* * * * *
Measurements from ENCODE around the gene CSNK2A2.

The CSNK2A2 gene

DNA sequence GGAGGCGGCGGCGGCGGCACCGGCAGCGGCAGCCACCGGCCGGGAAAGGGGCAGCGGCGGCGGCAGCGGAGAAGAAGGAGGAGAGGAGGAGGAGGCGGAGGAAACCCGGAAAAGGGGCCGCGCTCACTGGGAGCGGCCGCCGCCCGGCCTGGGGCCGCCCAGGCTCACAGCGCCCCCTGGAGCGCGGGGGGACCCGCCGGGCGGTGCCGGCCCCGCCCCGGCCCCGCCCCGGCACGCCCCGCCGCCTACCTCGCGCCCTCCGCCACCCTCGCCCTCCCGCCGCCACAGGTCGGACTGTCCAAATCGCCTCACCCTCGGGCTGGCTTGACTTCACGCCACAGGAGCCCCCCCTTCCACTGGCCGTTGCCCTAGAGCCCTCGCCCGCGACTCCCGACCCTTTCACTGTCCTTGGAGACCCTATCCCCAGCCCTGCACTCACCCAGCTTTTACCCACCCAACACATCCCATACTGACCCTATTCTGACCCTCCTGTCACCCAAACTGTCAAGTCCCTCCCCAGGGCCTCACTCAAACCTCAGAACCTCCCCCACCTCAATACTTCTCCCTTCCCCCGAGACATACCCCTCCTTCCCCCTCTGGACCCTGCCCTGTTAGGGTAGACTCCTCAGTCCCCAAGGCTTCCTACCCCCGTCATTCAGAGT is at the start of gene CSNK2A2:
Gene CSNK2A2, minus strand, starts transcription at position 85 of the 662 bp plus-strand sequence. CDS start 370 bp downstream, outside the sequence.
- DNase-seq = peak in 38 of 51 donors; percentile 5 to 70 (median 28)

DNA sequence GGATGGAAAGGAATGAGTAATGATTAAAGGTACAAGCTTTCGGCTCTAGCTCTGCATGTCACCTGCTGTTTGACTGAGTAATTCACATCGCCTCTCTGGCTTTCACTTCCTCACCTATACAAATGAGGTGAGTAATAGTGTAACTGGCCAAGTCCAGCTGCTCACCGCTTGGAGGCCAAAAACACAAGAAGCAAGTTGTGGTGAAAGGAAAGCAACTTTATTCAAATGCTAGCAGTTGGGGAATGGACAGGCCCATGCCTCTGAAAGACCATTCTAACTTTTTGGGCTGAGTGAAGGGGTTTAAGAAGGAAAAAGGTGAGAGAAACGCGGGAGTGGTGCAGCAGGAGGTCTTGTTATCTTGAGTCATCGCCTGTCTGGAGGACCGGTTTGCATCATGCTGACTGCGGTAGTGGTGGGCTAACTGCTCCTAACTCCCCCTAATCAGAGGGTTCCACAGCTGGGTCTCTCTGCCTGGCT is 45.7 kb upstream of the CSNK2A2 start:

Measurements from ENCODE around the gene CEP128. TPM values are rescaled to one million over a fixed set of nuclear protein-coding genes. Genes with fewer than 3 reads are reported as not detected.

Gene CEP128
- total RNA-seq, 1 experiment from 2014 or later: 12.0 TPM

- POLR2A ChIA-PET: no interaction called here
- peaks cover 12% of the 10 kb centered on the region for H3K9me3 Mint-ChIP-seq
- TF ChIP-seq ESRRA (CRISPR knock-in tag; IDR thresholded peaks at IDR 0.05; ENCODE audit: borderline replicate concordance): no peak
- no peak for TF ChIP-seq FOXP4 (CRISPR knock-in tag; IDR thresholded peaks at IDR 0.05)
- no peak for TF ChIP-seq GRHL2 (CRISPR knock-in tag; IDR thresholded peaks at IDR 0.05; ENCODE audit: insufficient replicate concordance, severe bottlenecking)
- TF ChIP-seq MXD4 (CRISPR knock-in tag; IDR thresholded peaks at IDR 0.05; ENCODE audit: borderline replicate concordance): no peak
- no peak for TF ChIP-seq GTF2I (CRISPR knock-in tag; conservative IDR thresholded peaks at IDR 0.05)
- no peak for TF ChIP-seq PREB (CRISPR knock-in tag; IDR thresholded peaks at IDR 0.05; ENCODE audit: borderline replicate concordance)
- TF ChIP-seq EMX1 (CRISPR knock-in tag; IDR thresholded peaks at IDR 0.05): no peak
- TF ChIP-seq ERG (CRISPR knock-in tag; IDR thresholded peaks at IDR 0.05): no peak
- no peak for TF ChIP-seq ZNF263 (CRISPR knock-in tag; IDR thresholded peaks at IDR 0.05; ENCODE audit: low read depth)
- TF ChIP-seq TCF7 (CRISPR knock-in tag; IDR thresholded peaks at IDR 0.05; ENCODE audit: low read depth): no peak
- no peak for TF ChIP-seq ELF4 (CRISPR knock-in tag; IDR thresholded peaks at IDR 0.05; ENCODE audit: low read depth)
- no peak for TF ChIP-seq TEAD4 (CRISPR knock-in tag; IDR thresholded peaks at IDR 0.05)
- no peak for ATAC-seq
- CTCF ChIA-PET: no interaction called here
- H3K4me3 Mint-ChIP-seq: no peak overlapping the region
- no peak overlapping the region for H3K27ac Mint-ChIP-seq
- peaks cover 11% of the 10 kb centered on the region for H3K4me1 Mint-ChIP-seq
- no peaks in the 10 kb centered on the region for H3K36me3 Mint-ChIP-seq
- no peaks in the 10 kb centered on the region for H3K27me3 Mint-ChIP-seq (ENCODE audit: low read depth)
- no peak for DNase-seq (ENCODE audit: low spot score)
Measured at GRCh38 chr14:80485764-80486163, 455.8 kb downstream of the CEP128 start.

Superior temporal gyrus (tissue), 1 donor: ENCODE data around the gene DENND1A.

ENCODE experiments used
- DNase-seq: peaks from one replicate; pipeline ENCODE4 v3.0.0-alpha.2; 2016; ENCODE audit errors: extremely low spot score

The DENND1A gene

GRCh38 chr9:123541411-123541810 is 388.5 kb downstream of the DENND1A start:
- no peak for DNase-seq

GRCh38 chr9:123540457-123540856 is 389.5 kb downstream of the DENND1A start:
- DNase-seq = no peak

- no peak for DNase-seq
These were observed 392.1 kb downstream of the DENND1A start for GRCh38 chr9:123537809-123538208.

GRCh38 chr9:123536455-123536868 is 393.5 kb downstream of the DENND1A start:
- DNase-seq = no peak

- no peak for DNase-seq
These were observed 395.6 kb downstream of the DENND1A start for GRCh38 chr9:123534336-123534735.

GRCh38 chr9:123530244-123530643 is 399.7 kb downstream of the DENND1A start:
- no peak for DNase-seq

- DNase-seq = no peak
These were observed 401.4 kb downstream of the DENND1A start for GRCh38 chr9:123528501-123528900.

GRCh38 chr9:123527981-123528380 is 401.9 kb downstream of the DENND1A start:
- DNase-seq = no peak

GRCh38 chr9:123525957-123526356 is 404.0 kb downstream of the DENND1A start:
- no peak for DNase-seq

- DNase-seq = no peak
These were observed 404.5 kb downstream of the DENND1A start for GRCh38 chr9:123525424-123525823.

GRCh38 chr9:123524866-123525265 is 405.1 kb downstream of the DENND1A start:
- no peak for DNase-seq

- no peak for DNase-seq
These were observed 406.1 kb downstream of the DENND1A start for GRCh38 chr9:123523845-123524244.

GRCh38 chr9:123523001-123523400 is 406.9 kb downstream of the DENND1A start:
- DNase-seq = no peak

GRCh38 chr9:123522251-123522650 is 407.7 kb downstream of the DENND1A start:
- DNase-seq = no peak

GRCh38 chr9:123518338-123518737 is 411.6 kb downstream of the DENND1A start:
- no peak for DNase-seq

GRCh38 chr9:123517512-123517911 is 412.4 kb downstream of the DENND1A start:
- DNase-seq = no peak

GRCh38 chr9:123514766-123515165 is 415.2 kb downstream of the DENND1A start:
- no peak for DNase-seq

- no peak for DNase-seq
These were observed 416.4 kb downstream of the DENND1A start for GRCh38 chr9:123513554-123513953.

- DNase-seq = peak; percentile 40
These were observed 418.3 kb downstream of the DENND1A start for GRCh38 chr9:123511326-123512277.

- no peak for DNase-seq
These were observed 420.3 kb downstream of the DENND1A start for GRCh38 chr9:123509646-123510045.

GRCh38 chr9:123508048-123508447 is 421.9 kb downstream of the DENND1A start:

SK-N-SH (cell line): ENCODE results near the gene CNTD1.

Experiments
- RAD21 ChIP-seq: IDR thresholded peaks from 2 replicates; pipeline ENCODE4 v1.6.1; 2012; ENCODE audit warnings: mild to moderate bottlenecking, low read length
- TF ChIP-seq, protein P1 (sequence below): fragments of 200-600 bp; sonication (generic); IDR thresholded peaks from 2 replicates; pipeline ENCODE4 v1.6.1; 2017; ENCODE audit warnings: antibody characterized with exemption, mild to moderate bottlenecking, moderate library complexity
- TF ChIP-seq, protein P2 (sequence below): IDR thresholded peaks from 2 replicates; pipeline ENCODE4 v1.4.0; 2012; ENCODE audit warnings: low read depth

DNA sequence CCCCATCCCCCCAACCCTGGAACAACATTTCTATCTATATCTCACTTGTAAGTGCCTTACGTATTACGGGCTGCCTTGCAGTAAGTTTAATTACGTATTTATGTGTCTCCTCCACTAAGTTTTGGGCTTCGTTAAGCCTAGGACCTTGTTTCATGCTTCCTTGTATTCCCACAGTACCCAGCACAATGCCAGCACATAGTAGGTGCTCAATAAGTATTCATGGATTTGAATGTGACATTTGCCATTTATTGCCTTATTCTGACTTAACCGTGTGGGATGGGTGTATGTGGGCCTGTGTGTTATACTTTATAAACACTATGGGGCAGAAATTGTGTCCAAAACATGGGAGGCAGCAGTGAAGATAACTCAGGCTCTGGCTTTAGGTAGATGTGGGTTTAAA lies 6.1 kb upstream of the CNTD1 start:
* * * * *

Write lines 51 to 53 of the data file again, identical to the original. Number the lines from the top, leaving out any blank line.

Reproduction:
GRCh38 chr9:123527981-123528380 is 401.9 kb downstream of the DENND1A start:
- DNase-seq = no peak

GRCh38 chr9:123525957-123526356 is 404.0 kb downstream of the DENND1A start: